China Tower SEHK:788
July 06, 2020 - 8:33pm EST by
2020 2021
Price: 1.62 EPS 0 0
Shares Out. (in M): 176 P/E 0 0
Market Cap (in $M): 285,000 P/FCF 0 0
Net Debt (in $M): 124,000 EBIT 0 0
TEV ($): 409,000 TEV/EBIT 0 0

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China Tower

China Tower is the cheapest tower company in the world, trading at a 18% maintenance FCF yield and 6.6x EV/EBITDA (vs. peers as high as 24-28x). This is despite its massive scale, virtual monopoly in China, and huge tailwinds in the form of Chinese Government initiatives in 5G deployment and infrastructure development.  We believe that the stock suffers from having no natural shareholder base – Chinese investors have limited experience with the tower business model that has created enormous wealth in the US (see AMT, SBAC, CCI) and Europe (CLNX, INW), while the western investor tends to overstate government and contract renewal risk.  While there will likely be per-unit pricing concessions as its customers plow billions in network capex, we view it as inevitable that China Tower is bigger, better, and more profitable in the future in spite of its rock-bottom valuation.

We believe the stock can return >100% as 5G builds momentum, contract worries are revealed to be misplaced, and the company is understood over the next few years.

Business description

Towers are fantastic businesses.  The business is primarily ownership and rental of only the steel structures that hoist mobile network operator’s (“MNO”) network equipment high enough to create effective line-of-sight to consumers’ mobile phones.  This is a simple commercial real estate model; revenues are contractually recurring and costs are minimal – capital expenditures in network technology and associated risks are born entirely by their customers, providing towers with a predictable and exceedingly high-margin business that can prudently sustain very high levels of leverage.  In addition, these are almost universally growth businesses – mobile data consumption is growing 40% y/y driven by widespread adoption of mobile video apps and innovation around short-form-video (in both China and the rest of the world), forcing mobile network operators to place more and more network equipment onto towers each year, often with no incremental expense or capex to the tower company.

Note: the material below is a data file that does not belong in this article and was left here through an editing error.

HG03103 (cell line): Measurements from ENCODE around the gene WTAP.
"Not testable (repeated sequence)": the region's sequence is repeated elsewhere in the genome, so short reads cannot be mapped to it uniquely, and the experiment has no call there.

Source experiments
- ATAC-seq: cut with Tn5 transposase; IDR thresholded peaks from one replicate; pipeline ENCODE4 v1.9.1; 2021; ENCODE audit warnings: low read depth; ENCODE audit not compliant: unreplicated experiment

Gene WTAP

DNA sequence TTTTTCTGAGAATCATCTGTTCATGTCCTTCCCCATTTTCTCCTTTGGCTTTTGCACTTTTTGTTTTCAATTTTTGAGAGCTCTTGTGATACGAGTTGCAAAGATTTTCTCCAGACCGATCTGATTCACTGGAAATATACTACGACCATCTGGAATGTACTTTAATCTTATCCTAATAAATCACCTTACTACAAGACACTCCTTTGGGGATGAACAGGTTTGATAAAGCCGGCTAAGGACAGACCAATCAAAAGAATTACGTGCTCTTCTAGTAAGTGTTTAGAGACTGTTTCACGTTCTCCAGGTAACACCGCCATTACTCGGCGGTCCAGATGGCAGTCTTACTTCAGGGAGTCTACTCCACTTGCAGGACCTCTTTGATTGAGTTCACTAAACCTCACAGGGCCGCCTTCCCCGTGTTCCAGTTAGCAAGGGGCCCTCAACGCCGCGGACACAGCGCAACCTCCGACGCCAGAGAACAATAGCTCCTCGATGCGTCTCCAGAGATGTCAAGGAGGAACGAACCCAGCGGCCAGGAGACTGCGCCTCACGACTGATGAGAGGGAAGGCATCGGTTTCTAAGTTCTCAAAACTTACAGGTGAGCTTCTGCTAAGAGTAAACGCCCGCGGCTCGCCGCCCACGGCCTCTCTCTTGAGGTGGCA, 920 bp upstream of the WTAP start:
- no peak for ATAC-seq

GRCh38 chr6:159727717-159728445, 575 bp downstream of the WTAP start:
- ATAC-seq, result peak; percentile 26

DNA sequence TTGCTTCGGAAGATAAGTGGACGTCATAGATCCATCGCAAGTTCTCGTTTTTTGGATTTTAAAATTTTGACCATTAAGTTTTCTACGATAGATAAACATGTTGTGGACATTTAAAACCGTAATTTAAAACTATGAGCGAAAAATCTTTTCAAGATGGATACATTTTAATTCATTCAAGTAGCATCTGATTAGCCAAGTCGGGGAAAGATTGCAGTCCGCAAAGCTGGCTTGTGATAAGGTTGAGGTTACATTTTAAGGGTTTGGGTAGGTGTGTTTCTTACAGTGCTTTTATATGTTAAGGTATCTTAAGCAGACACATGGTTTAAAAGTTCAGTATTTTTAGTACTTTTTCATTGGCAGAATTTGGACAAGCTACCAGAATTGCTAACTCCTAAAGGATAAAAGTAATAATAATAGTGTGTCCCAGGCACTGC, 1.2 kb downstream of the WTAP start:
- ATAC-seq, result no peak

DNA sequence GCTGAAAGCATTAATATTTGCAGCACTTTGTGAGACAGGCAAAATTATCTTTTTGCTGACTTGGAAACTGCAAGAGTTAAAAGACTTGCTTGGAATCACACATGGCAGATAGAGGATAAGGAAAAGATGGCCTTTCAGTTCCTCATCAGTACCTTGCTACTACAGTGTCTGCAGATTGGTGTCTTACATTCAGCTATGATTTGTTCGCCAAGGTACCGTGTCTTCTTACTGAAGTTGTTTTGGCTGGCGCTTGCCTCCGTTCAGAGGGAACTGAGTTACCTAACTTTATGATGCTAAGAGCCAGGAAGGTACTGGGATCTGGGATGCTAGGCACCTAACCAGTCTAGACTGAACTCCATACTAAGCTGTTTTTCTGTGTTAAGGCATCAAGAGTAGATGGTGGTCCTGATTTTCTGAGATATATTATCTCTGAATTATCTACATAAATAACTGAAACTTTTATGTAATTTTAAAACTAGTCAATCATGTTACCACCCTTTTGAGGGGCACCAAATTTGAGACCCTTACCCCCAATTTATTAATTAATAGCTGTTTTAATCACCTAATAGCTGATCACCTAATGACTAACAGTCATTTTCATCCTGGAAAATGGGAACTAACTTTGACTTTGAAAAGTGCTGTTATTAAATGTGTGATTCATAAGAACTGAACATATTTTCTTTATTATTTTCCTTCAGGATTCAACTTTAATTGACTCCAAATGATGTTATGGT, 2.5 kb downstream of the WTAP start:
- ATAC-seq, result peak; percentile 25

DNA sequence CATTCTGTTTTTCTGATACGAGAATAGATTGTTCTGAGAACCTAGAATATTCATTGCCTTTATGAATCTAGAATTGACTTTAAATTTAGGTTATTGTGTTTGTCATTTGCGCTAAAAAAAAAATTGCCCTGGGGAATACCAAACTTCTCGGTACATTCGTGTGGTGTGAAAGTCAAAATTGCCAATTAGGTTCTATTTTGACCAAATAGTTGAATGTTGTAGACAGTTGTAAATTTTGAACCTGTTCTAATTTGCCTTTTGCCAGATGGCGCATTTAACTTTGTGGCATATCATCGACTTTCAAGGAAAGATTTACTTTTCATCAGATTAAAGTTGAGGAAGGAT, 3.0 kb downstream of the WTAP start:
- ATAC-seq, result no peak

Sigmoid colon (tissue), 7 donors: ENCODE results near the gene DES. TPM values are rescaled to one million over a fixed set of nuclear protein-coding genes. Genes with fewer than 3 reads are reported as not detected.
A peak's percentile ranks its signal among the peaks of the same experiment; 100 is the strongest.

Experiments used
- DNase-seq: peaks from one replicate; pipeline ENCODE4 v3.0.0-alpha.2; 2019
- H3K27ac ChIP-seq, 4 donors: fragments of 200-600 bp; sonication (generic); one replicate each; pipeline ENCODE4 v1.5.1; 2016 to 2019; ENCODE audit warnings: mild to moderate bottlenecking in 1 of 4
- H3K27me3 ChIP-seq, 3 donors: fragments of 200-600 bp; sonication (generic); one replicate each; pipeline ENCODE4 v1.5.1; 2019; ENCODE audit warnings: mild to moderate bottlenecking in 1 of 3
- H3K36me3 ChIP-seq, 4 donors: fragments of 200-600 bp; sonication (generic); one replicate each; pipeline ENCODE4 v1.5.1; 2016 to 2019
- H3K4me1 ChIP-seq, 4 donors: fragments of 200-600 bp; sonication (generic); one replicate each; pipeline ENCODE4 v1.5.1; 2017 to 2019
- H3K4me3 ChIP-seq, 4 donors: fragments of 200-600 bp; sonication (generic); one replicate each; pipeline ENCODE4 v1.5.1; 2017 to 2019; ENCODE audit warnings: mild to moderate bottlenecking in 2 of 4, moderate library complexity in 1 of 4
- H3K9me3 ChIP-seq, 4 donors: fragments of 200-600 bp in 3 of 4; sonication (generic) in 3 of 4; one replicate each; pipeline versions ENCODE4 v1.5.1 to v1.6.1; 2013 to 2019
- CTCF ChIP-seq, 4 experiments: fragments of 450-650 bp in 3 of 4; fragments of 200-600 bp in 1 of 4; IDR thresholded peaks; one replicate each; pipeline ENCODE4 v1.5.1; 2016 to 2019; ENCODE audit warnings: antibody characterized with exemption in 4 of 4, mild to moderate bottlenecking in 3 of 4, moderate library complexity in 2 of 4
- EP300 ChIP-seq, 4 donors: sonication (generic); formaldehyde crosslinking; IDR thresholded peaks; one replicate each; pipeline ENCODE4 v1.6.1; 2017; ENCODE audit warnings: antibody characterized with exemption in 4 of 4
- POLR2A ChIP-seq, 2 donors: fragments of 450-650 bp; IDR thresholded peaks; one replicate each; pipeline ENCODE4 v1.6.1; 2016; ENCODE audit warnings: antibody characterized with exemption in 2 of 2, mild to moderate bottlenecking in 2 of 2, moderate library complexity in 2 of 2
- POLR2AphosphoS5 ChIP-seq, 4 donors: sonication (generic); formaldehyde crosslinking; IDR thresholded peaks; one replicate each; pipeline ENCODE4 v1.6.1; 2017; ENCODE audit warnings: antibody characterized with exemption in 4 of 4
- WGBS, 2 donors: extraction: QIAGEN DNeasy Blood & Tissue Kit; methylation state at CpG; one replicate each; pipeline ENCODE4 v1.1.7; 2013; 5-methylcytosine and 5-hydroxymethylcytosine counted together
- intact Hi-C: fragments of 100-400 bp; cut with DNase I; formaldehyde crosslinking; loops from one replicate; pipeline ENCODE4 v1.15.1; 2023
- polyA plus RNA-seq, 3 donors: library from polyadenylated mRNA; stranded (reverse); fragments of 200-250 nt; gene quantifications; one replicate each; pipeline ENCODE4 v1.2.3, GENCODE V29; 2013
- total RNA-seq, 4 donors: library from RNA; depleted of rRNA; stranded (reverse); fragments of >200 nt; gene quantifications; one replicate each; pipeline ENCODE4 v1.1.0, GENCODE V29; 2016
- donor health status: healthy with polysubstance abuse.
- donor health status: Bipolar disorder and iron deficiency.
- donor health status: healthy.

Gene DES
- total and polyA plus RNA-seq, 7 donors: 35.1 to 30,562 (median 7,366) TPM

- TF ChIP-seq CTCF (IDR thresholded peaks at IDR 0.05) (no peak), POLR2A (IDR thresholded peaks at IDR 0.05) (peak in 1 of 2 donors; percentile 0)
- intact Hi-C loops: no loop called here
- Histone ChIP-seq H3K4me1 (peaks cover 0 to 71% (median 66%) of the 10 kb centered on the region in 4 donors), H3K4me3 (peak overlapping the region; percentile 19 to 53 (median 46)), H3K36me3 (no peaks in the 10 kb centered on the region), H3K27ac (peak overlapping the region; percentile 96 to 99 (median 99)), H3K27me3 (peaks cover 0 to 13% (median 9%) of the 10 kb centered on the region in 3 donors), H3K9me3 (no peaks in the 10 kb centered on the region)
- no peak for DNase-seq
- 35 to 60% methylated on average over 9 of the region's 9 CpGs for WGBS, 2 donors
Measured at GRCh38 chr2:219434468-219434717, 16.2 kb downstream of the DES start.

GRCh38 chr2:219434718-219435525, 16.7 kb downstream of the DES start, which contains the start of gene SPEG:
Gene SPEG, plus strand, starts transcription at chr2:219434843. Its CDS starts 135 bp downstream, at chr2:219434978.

China Tower is the monopoly tower owner in China with 1.9m towers.  It was created as a JV between China’s 3 leading MNOs (China Mobile, China Unicom, China Telecom) in 2015 to enhance efficiency through infrastructure sharing – these 3 majority state-owned enterprises continue to own 69% of the company and follow policy set by the Chinese government.  The current contract structure was created in 2018 prior to the introduction of outside shareholders later that year and shares efficiencies between tower company and tenants (somewhat similar to European tower companies); addition of a second macro tenant changes rental rates to 65% (first tenant) + 70% (second tenant) = 135% of the original base rent, while addition of a third macro tenant changes it to 55% + 60% + 60% = 175%.  The company will also “build-to-suit” new towers at their customers’ behest.  Tenancy ratio currently stands at 1.6x.  In 2019, total tenants grew by 8% y/y and EBITDA by 6% (excluding the impact of IFRS16).

After its IPO in 2018, the company has slowly ramped up investor relations efforts, though has been hindered by the lack of a natural shareholder base and poor US-China relations.  According to IR, 65% of investors are US-based, and Chinese Telecom executives are now afraid to travel to North America to conduct investor relations due to the (potentially politically motivated?) arrest of Huawei’s CFO in Dec ’18. 

“5G” and government initiatives

Whether or not you believe the hype, 5G is coming to China.  Already a top priority and focal point of the country’s global ambitions, the Politburo Standing Committee (党中央政治局常员会) announced in March that the country would further accelerate construction of “new infrastructure” projects such as 5G networks.  And what Xi Jinping says, the country does – 21 of 23 provinces have now put 5G network construction in their government work reports, and mobile operators China Mobile, China Unicom, and China Telecom are collectively projecting 550k new 5G base stations to be completed in 2020.  Broad expectations are this number goes to 3m through 2025 (~$150-180bn capex) and 5m through 2030 – big numbers for a country that currently only has 3m base stations (or any country really).

While in the rest of the world much of the 5G deployment will fall to local city infrastructure (light poles and traffic lights), it appears that China Tower will be the main beneficiary in China due to higher starting density of towers (~750k citizens / tower vs. more than double that in the US and RoW) and agreements with local governments.  Management currently expects 600k new tenancies in 2020, including 100k 4G macro sites.  In addition, the company is already seeing success in its Distributed Antenna System (“DAS”) business, essentially providing 5G service indoors – think subways, airports, malls, stadiums, tunnels, etc.  DAS revenue grew +46% y/y in 2019 and +39%  y/y in 20Q1 with a good amount of white space to continue growing; the company covers 5.3 km of railway tunnels, 2,570m m2 of buildings, and 3.4 km of subways vs. addressable markets of 16,331 km of railway tunnels, 3,982m m2 of sports venues/stadiums alone (not to mention other types of buildings), and 5.2 km of subways throughout the country.